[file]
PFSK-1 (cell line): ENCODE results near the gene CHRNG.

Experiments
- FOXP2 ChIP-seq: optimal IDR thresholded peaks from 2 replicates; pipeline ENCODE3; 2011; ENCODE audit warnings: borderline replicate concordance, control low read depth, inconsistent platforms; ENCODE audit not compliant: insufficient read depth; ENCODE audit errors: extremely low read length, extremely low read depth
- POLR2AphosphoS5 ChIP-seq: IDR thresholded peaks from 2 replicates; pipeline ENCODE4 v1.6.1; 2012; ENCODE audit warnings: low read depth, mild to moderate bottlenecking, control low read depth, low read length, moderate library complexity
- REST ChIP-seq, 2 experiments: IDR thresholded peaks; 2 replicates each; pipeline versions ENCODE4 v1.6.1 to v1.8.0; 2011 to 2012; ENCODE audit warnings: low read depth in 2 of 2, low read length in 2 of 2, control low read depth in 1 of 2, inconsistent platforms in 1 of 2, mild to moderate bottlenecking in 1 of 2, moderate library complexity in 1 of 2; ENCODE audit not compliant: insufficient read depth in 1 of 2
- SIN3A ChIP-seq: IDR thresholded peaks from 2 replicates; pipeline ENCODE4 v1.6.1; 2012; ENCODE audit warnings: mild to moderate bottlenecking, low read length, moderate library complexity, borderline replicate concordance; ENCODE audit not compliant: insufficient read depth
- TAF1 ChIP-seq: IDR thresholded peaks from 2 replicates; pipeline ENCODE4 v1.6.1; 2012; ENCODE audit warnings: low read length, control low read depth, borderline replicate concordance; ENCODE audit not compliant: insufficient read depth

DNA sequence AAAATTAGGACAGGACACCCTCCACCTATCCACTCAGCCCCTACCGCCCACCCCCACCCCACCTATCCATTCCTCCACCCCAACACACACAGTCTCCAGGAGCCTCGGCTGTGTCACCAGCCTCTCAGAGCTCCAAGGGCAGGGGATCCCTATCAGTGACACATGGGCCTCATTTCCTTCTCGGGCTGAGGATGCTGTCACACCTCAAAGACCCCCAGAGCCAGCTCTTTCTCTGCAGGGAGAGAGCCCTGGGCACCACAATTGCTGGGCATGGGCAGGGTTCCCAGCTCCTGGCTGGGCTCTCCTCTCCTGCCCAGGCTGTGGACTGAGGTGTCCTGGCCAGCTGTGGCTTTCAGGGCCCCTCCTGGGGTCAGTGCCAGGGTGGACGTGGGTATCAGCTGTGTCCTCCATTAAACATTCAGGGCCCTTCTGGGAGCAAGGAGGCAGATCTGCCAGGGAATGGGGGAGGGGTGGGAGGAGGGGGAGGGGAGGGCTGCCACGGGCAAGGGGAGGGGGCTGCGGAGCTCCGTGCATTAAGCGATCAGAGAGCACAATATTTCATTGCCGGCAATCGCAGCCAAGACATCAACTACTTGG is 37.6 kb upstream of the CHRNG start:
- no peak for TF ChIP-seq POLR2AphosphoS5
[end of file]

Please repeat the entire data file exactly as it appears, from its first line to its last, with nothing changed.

PFSK-1 (cell line): ENCODE results near the gene CHRNG.

Experiments
- FOXP2 ChIP-seq: optimal IDR thresholded peaks from 2 replicates; pipeline ENCODE3; 2011; ENCODE audit warnings: borderline replicate concordance, control low read depth, inconsistent platforms; ENCODE audit not compliant: insufficient read depth; ENCODE audit errors: extremely low read length, extremely low read depth
- POLR2AphosphoS5 ChIP-seq: IDR thresholded peaks from 2 replicates; pipeline ENCODE4 v1.6.1; 2012; ENCODE audit warnings: low read depth, mild to moderate bottlenecking, control low read depth, low read length, moderate library complexity
- REST ChIP-seq, 2 experiments: IDR thresholded peaks; 2 replicates each; pipeline versions ENCODE4 v1.6.1 to v1.8.0; 2011 to 2012; ENCODE audit warnings: low read depth in 2 of 2, low read length in 2 of 2, control low read depth in 1 of 2, inconsistent platforms in 1 of 2, mild to moderate bottlenecking in 1 of 2, moderate library complexity in 1 of 2; ENCODE audit not compliant: insufficient read depth in 1 of 2
- SIN3A ChIP-seq: IDR thresholded peaks from 2 replicates; pipeline ENCODE4 v1.6.1; 2012; ENCODE audit warnings: mild to moderate bottlenecking, low read length, moderate library complexity, borderline replicate concordance; ENCODE audit not compliant: insufficient read depth
- TAF1 ChIP-seq: IDR thresholded peaks from 2 replicates; pipeline ENCODE4 v1.6.1; 2012; ENCODE audit warnings: low read length, control low read depth, borderline replicate concordance; ENCODE audit not compliant: insufficient read depth

DNA sequence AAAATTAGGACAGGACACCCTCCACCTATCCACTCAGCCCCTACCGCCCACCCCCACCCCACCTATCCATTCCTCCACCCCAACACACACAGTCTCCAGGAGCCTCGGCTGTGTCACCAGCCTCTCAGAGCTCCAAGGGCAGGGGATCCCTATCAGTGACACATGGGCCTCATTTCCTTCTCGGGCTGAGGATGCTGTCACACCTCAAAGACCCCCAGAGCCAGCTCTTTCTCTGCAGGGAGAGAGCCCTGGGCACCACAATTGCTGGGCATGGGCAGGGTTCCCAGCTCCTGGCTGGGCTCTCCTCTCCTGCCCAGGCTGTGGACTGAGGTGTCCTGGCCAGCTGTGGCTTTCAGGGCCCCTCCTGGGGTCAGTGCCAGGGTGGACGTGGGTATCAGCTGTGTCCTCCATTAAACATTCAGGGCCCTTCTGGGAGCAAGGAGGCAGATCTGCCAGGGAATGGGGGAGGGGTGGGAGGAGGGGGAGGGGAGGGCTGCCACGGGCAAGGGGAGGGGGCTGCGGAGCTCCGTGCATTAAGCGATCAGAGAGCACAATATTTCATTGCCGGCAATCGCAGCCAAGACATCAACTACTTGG is 37.6 kb upstream of the CHRNG start:
- no peak for TF ChIP-seq POLR2AphosphoS5